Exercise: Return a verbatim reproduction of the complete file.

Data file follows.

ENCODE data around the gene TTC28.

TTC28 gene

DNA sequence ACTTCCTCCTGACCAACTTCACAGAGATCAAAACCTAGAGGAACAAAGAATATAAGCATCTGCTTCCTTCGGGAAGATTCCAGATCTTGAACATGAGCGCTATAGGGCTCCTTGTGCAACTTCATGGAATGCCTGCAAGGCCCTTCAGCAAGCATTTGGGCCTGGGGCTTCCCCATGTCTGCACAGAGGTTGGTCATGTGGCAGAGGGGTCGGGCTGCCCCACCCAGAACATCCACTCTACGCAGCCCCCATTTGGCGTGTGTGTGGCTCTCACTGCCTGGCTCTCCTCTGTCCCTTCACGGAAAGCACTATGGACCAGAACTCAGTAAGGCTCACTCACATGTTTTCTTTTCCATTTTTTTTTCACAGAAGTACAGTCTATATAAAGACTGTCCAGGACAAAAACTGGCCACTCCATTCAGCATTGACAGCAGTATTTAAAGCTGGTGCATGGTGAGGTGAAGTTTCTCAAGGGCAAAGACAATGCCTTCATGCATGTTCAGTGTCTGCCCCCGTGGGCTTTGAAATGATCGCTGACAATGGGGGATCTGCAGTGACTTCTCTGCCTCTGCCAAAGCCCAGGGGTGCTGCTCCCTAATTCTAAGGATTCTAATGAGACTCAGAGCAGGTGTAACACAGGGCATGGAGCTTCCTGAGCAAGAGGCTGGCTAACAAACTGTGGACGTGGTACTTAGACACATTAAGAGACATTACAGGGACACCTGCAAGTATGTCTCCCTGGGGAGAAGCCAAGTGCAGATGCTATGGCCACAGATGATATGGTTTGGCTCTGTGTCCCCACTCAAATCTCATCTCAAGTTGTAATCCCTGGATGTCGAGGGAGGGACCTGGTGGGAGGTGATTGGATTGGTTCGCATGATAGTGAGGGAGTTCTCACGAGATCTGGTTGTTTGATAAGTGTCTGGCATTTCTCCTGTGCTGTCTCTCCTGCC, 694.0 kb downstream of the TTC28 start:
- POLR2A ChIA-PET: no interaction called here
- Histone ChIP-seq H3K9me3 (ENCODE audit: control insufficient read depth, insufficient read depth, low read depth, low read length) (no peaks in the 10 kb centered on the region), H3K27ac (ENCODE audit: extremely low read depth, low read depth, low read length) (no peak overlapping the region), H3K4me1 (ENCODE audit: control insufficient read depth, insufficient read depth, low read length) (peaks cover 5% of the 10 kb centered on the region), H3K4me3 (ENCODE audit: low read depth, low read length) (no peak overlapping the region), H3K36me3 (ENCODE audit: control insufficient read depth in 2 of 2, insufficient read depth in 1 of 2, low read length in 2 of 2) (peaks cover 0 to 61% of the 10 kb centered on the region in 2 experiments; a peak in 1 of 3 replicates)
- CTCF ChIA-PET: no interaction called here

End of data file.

ENCODE data around the gene TTC28.

TTC28 gene

DNA sequence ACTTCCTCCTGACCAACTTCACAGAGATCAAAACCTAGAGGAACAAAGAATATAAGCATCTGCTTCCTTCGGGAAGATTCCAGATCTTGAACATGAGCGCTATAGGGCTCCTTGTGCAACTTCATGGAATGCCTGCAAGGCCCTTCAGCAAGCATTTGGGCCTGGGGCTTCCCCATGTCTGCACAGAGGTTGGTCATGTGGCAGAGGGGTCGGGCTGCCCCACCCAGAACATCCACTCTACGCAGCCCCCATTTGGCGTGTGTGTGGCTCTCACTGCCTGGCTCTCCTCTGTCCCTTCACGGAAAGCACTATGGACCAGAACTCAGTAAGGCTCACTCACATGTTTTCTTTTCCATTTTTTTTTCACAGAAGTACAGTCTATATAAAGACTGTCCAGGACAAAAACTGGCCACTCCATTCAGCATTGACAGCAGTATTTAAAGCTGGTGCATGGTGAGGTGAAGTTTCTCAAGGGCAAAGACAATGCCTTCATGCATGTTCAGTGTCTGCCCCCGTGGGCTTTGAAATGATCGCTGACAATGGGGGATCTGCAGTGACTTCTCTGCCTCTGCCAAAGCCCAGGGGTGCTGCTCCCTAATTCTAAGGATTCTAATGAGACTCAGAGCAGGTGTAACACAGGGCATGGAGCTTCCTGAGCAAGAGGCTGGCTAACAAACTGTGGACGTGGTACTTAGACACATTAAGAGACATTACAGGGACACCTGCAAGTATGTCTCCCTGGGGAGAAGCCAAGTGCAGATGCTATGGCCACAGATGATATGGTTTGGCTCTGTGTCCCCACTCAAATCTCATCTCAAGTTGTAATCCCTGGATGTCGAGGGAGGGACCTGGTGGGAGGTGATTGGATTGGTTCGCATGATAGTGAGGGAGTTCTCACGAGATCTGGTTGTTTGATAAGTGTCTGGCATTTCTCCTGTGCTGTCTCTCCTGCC, 694.0 kb downstream of the TTC28 start:
- POLR2A ChIA-PET: no interaction called here
- Histone ChIP-seq H3K9me3 (ENCODE audit: control insufficient read depth, insufficient read depth, low read depth, low read length) (no peaks in the 10 kb centered on the region), H3K27ac (ENCODE audit: extremely low read depth, low read depth, low read length) (no peak overlapping the region), H3K4me1 (ENCODE audit: control insufficient read depth, insufficient read depth, low read length) (peaks cover 5% of the 10 kb centered on the region), H3K4me3 (ENCODE audit: low read depth, low read length) (no peak overlapping the region), H3K36me3 (ENCODE audit: control insufficient read depth in 2 of 2, insufficient read depth in 1 of 2, low read length in 2 of 2) (peaks cover 0 to 61% of the 10 kb centered on the region in 2 experiments; a peak in 1 of 3 replicates)
- CTCF ChIA-PET: no interaction called here